Having to join the euro
IF A breakaway Scotland were allowed to join the EU – and that is currently looking increasingly improbable – it would have to join the euro, whatever the SNP says. Salmond used to advocate joining the euro. That’s now a vote loser. So he wants to leave the fiscal, banking and political union with Britain, but still keep the pound – which would entail, yes, a new fiscal, banking and political union. No British government will agree to that, so Scotland might have to have its own special currency. How much might that be worth?
Spending cut or tax hike
If the SNP won the referendum Scotland would lose fiscal transfers from Britain and it would have to find more than €1 billion a year after joining the euro and losing Britain’s EU budget rebate. The Institute for Fiscal Studies calculates a breakaway Scotland would need between £3 billion and £10 billion of spending cuts or tax increases to make its finances sustainable, equivalent to an 8 per cent cut in public services or an 8 per cent hike in the income tax rate.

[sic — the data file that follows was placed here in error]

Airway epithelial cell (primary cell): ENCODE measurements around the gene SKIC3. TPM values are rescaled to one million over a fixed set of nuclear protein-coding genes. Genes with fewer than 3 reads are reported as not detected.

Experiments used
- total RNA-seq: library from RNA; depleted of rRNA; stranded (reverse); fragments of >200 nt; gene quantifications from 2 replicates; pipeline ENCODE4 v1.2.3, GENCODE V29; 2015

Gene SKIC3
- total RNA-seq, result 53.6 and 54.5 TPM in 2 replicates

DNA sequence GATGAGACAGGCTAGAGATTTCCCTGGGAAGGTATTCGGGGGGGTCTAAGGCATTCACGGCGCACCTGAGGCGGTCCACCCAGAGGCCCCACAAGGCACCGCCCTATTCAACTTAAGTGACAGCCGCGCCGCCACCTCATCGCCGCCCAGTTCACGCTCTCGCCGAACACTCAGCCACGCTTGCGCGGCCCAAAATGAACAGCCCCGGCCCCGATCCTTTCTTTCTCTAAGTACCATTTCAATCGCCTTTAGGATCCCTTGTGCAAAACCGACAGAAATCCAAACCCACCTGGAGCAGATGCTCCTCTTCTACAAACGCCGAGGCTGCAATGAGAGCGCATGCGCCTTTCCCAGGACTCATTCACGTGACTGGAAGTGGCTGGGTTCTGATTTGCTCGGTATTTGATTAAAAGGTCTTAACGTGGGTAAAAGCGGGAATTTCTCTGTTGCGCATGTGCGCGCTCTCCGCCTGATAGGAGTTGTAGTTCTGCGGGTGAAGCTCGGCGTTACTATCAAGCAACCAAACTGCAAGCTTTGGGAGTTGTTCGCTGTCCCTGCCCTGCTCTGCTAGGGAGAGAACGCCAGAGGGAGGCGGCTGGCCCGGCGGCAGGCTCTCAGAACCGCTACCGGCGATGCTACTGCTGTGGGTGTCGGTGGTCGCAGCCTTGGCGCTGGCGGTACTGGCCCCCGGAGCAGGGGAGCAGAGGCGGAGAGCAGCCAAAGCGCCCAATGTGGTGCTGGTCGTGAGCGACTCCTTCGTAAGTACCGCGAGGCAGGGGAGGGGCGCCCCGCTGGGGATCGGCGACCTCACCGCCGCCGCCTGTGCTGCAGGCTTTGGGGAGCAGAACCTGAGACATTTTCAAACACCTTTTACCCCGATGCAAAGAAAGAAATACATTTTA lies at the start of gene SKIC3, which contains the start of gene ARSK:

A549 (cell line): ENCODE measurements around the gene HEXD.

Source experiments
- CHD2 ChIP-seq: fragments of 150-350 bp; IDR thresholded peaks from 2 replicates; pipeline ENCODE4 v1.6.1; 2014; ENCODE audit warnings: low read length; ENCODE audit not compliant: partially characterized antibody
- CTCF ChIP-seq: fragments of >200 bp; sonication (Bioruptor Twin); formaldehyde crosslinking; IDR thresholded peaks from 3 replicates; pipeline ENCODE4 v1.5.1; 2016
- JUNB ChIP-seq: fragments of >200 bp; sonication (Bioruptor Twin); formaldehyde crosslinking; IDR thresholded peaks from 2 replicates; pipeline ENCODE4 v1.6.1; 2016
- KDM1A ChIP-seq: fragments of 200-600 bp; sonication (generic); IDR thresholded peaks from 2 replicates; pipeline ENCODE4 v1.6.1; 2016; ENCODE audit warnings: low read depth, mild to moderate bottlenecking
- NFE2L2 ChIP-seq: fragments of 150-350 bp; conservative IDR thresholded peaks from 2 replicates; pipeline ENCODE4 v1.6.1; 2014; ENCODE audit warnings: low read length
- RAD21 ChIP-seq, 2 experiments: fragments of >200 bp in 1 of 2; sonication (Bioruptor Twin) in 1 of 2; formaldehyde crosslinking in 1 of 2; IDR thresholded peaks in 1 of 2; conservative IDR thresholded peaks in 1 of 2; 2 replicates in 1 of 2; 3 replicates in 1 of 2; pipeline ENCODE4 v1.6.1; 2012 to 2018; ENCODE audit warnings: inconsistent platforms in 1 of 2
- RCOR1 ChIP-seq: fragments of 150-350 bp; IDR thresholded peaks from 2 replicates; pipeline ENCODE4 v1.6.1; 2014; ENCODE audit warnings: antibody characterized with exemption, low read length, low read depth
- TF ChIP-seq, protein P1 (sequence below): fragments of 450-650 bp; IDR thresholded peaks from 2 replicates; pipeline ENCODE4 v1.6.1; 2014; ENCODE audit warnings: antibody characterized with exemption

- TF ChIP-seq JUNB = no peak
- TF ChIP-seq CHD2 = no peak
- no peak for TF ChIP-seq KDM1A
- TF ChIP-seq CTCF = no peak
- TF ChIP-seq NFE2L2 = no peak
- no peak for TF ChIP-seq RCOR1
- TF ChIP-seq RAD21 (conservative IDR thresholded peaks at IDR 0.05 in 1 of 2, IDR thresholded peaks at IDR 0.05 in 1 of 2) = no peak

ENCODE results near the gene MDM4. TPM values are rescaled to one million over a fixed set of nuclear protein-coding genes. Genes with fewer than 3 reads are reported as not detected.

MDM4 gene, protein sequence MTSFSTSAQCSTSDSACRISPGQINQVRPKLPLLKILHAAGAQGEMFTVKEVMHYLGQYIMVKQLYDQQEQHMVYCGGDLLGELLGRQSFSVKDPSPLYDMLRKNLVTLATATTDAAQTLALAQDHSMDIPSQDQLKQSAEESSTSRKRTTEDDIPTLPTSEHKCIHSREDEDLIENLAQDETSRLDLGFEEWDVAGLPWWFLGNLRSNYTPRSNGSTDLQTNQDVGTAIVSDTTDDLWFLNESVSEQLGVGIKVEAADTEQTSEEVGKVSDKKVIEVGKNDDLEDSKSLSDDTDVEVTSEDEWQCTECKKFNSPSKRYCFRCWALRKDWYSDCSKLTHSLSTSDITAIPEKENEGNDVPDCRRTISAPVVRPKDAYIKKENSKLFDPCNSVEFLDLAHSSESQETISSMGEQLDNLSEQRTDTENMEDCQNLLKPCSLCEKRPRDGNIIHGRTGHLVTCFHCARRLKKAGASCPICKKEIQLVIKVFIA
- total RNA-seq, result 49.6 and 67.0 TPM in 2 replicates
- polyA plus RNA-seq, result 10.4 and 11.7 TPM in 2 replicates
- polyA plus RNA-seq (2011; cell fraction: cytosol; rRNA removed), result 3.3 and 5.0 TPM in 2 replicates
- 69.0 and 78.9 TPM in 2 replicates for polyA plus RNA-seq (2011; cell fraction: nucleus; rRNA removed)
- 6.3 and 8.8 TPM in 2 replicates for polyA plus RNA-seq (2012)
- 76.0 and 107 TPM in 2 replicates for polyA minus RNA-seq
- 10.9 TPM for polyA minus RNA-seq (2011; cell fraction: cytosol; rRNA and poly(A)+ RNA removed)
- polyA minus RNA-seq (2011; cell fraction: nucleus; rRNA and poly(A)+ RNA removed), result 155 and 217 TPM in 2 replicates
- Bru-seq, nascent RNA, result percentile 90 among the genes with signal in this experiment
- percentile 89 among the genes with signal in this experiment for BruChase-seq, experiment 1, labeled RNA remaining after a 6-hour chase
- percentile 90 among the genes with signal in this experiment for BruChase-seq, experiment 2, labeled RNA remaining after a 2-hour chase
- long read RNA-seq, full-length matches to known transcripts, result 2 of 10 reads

Dwindling oil revenues
AN isolated Scotland would depend on falling reserves of North Sea oil and gas. Production slumped between 2000 and 2011 – oil by 65 per cent and gas by 60 per cent. Total British oil and gas revenues are forecast at £4.5 billion in 2017-18, against £11.3 billion in 2011-12.
Keep cutting wages
SALMOND wants Scotland to keep all the EU’s anti-trade union laws, directives, regulations and judicial decisions. The SNP’s Fiscal Commission Working Group, said, “Wage and price flexibility can help facilitate changes in relative production costs and competitiveness.” Simply, it wants low wages.
Passports at the ready
If it left Britain and joined the EU Scotland would have to become part of the Schengen area – establishing border and immigration controls with the rest of Britain while relaxing them with other Schengen jurisdictions. That would cost between £74 and £102 million a year. ■